Source: University of California San Diego
Summary: Researchers have deciphered the dynamics which control our cells aging process and with it implications for extending human longevity.
Understanding the factors which control aging has been an endless pursuit amongst humans, starting from the mystical fountain of youth to healthful regimens to extend life expectancy. A research team at the University of California San Diego have deciphered the dynamics which control our cells aging process and with it implications for extending human longevity. The researchers employed a combination of cutting-edge technologies in engineering, computer science and biology for analyzing the molecular processes that influence aging. The findings were published in the journal Proceedings of the National Academy of Sciences.
During cell aging process, damage in their DNA is accumulated over time leads to decay in normal functioning and eventually results in death. Chromatin Silencing, a natural biochemical process which helps in protecting DNA from damage. Molecules which promote silencing process is a family of proteins – widely conserved from bacteria to human called as sirtuins. In recent years the activators of sirtuins have gained a lot of attention and are being marketed as neutraceuticals hoping to slow the process of aging. They also found chromatin silencing also stops the expression of protected DNA regions to RNAs and proteins which carry out biological functions and derailing normal physiology. As the experiments were conducted in the yeast, researchers said, the analysis of such dynamics in humans is likely to be very complex and require more studies.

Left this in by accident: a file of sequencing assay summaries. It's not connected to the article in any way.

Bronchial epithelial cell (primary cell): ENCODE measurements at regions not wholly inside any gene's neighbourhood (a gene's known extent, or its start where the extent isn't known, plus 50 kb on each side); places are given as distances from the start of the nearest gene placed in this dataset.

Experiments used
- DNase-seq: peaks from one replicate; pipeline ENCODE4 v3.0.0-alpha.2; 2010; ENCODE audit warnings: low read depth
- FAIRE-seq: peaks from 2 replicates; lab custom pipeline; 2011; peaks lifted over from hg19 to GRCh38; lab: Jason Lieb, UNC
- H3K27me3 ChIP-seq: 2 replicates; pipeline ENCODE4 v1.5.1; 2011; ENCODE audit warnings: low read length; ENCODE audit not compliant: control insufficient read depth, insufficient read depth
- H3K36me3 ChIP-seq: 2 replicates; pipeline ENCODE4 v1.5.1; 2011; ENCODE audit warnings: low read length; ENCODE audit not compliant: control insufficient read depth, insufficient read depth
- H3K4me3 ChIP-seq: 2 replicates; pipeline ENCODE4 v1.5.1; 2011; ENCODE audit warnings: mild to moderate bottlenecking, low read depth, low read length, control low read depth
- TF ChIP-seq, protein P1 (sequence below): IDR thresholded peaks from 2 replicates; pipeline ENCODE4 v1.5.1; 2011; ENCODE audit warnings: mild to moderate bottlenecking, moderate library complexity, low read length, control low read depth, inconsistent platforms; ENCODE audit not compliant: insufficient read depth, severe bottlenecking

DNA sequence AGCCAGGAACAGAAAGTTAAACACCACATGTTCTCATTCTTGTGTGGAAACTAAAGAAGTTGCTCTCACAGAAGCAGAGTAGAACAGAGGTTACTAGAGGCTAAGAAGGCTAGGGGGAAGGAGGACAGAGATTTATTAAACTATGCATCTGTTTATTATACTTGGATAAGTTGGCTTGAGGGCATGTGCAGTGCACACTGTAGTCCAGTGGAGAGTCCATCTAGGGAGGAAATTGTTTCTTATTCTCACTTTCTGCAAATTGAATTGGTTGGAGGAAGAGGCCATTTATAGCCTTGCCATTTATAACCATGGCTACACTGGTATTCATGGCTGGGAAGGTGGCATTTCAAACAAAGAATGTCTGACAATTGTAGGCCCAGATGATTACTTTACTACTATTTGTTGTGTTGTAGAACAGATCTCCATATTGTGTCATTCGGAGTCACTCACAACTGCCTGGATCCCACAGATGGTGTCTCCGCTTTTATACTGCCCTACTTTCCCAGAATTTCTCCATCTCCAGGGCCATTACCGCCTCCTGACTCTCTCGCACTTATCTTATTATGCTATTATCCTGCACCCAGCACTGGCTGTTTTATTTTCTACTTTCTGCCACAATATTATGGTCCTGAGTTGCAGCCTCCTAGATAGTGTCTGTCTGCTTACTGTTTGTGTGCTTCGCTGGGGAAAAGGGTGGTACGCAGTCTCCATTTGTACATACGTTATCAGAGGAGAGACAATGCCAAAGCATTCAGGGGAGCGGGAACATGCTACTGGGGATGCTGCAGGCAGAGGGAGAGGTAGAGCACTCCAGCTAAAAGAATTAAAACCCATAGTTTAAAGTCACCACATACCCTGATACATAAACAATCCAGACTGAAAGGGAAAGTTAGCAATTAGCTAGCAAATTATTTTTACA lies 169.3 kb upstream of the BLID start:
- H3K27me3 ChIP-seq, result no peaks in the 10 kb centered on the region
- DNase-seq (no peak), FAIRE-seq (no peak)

Finally, the researchers observed, complete loss of chromatin silencing results in accelerated cell aging leading to death and continuous chromatin silencing also results in a shortened lifespan of the cells. This raises a question, does chromatin silencing or silencing the answer to delay aging process? The answer from this new study: Both.
Asst. Prof. Nan Hao said, “Instead of staying in the silencing or silencing loss state, cells switch their DNA between the open (silencing loss) and closed (silencing) states periodically during aging”, “In this way, cells can avoid a prolonged duration in either state, which is detrimental, and maintain a time-based balance important for their function and longevity.”
Hao, further added, “When cells grow old, they lose their ability to maintain this periodic switching, resulting in aged phenotypes and eventually death”, “The implication here is that if we can somehow help cells to reinforce switching, especially as they age, we can slow their aging. And this possibility is what we are currently pursuing.”
“I believe this collaboration will produce in the near future many new insights that will transform our understanding in the basic biology of aging and will lead to new strategies to promote longevity in humans,” said Hao.
More Information: Yang Li et al. Multigenerational silencing dynamics control cell aging, Proceedings of the National Academy of Sciences (2017).